Monday, October 31, 2011

Deadly Admiral Flota Sovetskovo Soyuza Kuznetsov

Army and Weapons | Deadly Admiral Flota Sovetskovo Soyuza Kuznetsov | Admiral Flota Sovetskovo Soyuza Kuznetsov (Russian: Адмирал флота Советского Союза Кузнецов "Fleet Admiral of the Soviet Union Kuznetsov"), originally called Riga, renamed Leonid Brezhnev then Tbilisi) is an aircraft cruiser (heavy aircraft missile cruiser (TAVKR) in the Russian classification) as the flagship of the Russian navy. She was originally commissioned in the Soviet Navy, and was intended for the lead ship of her class, but the only other ship of her class, Varyag, has never taken and sold to the People's Republic of China by Ukraine under the condition that they should never be altered before the fight. Kuznetsov is named after the admiral of the fleet of the Soviet Union Nikolai Kuznetsov Gerasimovich.

While designated an aircraft carrier by the West, the design of the Admiral Kuznetsov class "implies a mission different from that of the United States Navy carriers or the Royal Navy. The term used by its builders to the Russian ships describe tyazholyy avianesushchiy raketnyy kreyser (TAVKR or TARKR) - "heavy aircraft-carrying missile cruiser" - to support and defend strategic missile carrying submarines, surface ships and naval missile-carrying aircraft of the Russian navy.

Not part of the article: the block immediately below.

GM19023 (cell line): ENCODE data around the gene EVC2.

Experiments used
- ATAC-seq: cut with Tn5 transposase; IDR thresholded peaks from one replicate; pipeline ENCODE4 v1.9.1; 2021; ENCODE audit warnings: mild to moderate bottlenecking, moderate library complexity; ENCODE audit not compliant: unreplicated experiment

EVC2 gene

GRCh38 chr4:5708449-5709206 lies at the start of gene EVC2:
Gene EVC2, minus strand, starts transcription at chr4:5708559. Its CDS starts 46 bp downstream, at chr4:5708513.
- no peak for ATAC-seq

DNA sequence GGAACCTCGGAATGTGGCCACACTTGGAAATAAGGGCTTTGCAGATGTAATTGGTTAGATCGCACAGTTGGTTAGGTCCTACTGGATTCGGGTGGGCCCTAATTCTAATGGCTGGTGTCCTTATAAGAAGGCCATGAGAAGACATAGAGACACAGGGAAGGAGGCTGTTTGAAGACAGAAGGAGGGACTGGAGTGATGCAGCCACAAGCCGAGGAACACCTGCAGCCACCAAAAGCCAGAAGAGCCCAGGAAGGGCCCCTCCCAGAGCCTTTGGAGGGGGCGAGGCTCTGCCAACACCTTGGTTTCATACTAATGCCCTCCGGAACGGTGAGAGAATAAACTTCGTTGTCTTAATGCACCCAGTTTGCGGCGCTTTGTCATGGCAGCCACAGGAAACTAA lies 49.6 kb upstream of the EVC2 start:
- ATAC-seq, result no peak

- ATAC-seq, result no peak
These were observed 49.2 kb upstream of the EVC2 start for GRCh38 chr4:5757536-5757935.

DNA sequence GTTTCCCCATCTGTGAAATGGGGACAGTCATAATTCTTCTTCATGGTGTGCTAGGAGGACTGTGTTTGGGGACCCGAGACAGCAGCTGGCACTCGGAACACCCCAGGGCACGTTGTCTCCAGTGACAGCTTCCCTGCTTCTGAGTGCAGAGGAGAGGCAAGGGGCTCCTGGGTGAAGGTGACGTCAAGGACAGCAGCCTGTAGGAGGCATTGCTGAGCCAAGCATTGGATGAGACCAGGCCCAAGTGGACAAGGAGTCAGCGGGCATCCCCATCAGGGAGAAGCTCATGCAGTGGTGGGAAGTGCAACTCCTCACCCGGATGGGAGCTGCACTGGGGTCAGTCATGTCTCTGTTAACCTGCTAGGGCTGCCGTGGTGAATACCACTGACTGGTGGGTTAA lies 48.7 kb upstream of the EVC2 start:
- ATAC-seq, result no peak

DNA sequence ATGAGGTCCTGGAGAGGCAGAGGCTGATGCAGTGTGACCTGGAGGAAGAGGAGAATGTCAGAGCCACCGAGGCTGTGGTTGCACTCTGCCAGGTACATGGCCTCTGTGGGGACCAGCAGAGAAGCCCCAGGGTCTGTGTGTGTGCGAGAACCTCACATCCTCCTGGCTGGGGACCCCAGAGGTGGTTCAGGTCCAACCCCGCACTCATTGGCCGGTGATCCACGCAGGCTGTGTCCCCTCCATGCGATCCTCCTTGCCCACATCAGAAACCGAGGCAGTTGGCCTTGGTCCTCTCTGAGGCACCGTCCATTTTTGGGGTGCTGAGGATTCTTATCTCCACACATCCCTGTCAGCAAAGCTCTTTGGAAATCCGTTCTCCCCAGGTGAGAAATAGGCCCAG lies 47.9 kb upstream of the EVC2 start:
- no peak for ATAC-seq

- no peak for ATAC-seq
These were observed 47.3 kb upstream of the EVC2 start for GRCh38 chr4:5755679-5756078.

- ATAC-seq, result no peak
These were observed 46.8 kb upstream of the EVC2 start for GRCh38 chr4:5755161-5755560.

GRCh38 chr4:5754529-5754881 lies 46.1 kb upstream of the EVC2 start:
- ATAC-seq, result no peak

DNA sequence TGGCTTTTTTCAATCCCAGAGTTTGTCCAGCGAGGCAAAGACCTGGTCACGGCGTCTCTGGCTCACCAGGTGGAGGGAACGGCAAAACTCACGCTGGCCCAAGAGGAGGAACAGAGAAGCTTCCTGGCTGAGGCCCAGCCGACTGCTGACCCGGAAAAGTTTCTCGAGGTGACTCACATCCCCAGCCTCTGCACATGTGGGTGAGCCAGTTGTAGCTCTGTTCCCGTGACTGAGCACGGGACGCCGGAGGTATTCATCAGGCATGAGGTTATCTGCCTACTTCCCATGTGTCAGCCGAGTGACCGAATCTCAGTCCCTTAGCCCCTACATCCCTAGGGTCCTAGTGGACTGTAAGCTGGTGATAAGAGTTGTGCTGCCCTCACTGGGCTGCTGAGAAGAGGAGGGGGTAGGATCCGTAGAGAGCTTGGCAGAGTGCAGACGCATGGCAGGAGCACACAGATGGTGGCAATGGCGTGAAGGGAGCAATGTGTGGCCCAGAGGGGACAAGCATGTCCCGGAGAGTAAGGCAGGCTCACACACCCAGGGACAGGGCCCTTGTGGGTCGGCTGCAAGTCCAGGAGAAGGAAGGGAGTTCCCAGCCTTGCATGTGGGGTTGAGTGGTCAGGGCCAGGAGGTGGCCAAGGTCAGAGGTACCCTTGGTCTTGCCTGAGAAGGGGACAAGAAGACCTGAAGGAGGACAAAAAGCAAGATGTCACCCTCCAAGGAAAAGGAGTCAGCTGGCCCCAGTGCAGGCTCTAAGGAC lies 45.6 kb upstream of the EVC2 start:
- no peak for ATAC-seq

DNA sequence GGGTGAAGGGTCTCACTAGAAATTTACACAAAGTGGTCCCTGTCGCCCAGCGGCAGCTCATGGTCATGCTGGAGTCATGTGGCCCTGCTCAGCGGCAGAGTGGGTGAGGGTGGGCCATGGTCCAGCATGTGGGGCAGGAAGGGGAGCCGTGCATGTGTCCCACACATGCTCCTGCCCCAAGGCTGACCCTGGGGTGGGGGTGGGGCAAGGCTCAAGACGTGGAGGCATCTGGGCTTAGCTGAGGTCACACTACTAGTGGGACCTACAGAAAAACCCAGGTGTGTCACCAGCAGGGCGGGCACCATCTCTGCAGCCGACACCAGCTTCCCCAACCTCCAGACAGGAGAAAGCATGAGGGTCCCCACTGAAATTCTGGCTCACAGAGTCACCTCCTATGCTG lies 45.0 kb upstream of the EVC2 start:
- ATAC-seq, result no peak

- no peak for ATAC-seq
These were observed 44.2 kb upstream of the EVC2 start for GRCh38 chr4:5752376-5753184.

Main fixed-wing of the Admiral Kuznetsov aircraft's multi-role Sukhoi Su-33. It can perform air superiority, fleet defense and air support missions and can also be used for exploring and searching for naval mines. It is enhanced by the dual seat Su-33UB, which for the pilot program used in conjunction with the Su-25UTG. The carrier also carries the Kamov Ka-27 Kamov Ka-27s and helicopters for anti-submarine warfare, search and rescue, transportation and small.

For take-off of fixed wing aircraft, the Admiral Kuznetsov uses a ski jump at the end of her deck. Take-off acceleration in the direction of aircraft and the ski jump using their afterburners. This results in the exit plane of the deck at a higher angle and height on an aircraft carrier with a flat deck and catapults. The ski-jump take-off is less demanding on the pilot, because the acceleration is lower, but results in a clearance rate of only 120 to 140 h (75-85 mph) for which an aircraft design that will not stall at those speeds .